To address that burden, Box made a generous gift to the MSU Denver Foundation, which established The Jack and Fran Kaufman Endowed Scholarship for Student Teaching.
Box taught at MSU Denver from 1993-99 and has fond memories of the then-College. It was during that time that she observed the unique challenges student teachers face.
She chose to name the scholarship after her dear friends Jack and Fran Kaufman. Jack retired from a distinguished career as an elementary principal with the Boulder Valley School District, after which he taught part-time at MSU Denver in the field of instructional technology. His wife Fran is a lifelong teacher and continues to work as a substitute teacher. Both Jack and Fran will also be part of the scholarship selection committee.
"I can think of no better people to be honored in the field of education than these two wonderful folks," Box said. "Now many years into retirement, both Jack and Fran continue to be active in their community and are still deeply committed to public education."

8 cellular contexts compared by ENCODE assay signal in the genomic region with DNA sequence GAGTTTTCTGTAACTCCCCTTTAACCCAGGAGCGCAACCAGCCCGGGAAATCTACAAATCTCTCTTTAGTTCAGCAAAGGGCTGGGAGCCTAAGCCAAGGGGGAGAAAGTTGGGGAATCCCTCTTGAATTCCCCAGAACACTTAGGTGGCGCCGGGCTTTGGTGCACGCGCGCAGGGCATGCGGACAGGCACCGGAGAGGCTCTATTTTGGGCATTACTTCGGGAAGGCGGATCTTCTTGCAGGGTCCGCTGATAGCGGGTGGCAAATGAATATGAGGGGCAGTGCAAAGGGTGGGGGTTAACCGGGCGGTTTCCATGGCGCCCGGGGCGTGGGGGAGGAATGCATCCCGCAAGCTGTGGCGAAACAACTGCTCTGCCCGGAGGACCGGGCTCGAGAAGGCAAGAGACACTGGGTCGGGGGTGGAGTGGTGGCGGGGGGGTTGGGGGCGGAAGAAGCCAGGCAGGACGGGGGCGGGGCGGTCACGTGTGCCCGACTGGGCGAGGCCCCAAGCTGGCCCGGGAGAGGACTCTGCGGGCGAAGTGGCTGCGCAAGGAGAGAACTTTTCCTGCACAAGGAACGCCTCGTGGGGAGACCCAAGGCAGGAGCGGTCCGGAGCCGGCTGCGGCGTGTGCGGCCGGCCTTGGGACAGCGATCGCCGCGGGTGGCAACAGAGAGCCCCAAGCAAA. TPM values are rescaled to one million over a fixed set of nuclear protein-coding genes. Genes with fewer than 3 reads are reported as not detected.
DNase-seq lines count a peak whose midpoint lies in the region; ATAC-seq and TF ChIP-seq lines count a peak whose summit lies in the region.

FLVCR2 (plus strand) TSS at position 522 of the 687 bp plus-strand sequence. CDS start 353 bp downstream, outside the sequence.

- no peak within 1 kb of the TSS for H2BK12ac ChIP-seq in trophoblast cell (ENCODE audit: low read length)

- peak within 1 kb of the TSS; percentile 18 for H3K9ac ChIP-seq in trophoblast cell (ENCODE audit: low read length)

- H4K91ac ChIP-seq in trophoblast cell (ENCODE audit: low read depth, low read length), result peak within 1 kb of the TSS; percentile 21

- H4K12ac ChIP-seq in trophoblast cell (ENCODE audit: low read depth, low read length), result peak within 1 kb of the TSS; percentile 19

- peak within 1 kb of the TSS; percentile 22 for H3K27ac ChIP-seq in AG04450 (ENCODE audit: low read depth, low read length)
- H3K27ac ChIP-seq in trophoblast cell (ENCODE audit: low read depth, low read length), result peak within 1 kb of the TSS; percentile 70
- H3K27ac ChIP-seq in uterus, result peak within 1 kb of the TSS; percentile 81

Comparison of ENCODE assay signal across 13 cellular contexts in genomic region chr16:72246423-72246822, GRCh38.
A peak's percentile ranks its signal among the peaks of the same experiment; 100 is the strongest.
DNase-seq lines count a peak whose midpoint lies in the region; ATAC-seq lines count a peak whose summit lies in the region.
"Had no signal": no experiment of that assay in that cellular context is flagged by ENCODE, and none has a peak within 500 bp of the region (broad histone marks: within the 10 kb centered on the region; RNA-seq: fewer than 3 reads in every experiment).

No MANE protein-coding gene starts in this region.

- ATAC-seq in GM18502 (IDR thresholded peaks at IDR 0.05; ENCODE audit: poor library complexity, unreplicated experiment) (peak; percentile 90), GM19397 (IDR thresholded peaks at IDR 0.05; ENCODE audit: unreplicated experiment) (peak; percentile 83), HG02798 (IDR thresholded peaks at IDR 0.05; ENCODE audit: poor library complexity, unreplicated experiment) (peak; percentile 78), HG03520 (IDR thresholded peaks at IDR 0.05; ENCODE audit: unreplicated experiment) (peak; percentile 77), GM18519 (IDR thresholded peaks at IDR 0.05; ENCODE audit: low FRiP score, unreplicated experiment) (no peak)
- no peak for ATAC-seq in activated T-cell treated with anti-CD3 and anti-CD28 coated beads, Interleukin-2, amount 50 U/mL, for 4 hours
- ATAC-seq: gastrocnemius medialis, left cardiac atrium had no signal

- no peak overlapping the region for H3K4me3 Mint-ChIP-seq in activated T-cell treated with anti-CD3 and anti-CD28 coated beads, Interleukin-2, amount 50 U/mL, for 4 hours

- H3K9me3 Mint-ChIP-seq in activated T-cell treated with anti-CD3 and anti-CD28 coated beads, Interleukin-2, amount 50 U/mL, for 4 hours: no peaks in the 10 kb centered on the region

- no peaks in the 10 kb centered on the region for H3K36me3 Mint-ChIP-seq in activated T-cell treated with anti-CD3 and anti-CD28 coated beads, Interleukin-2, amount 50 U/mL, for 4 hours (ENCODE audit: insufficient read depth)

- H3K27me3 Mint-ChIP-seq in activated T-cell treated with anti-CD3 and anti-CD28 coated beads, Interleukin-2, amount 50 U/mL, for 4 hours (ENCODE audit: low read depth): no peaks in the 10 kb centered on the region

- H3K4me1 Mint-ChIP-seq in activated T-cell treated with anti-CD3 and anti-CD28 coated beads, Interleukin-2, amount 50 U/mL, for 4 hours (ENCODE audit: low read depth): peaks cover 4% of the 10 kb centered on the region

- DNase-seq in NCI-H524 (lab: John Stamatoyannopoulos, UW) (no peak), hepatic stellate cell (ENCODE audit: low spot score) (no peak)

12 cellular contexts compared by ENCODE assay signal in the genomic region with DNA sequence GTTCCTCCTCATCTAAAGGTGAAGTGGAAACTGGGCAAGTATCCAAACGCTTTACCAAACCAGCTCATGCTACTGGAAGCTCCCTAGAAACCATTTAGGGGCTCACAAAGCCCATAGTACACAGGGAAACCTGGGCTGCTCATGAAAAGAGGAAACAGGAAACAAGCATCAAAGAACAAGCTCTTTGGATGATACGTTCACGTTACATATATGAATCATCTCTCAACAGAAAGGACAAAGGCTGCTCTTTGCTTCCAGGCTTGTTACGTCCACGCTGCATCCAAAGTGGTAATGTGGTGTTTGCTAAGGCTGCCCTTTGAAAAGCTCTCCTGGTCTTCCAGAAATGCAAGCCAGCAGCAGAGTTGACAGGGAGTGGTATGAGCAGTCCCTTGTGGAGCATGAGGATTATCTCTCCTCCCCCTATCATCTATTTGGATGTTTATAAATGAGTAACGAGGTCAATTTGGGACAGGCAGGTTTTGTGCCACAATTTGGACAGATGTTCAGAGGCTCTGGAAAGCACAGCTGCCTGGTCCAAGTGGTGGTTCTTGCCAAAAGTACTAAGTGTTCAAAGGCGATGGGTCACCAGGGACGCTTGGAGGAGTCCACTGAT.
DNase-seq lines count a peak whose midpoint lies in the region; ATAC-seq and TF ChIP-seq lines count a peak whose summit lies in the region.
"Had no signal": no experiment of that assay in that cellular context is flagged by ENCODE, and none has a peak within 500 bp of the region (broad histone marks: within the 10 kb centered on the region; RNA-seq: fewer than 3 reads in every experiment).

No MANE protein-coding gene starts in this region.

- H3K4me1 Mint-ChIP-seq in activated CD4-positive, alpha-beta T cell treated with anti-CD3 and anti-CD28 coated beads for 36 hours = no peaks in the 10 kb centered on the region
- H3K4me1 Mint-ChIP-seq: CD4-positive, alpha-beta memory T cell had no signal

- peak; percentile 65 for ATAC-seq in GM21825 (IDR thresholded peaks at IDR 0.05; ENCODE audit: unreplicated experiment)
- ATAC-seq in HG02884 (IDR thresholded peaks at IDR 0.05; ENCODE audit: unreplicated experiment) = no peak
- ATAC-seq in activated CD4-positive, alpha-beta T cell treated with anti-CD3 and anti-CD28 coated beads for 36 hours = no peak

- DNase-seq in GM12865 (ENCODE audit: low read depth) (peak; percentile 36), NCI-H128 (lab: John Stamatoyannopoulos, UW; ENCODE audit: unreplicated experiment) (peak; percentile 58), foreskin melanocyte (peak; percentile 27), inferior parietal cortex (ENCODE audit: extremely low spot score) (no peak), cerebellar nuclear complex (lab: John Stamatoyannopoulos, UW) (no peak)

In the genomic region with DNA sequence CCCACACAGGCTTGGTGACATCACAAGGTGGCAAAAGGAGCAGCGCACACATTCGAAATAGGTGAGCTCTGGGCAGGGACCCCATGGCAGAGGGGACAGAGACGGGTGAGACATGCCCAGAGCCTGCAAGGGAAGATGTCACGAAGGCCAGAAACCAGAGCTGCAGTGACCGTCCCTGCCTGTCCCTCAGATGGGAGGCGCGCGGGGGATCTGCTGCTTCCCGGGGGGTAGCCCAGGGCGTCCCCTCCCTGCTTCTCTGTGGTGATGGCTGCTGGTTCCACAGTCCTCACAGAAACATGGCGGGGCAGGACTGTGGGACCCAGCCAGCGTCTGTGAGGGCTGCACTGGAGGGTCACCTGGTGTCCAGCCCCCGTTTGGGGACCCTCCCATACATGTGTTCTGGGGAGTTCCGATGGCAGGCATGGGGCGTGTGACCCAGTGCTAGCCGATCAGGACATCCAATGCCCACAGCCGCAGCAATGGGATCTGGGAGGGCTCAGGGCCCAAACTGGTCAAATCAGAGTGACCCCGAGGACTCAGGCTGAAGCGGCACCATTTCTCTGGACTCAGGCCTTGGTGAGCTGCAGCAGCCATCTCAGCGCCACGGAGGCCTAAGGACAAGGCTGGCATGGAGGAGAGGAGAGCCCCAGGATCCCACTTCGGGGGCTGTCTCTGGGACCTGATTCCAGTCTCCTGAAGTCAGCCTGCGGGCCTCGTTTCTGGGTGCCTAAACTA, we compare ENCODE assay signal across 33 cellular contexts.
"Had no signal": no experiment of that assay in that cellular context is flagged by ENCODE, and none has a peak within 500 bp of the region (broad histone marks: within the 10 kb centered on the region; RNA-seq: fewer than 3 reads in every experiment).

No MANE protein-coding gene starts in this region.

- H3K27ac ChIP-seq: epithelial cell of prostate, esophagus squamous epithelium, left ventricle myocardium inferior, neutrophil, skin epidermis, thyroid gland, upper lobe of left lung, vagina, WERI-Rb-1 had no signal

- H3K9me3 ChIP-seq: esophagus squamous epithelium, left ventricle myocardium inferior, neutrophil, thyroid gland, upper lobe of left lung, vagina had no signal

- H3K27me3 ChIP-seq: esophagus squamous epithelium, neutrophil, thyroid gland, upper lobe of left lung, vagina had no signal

Current student teacher Shelby Gregor, a special education major who will graduate in December, described the scholarship as an “amazing opportunity.”
"It is so incredible because students will be able to focus 100 percent on student teaching and making a difference in kids' lives,” she said. “They won't have to worry so much about how to support themselves."
If you are interested in knowing more about how you can support education students and the School of Education Retention Fund, please contact Janine Flores-Jackson at 303-556-5149 or firstname.lastname@example.org.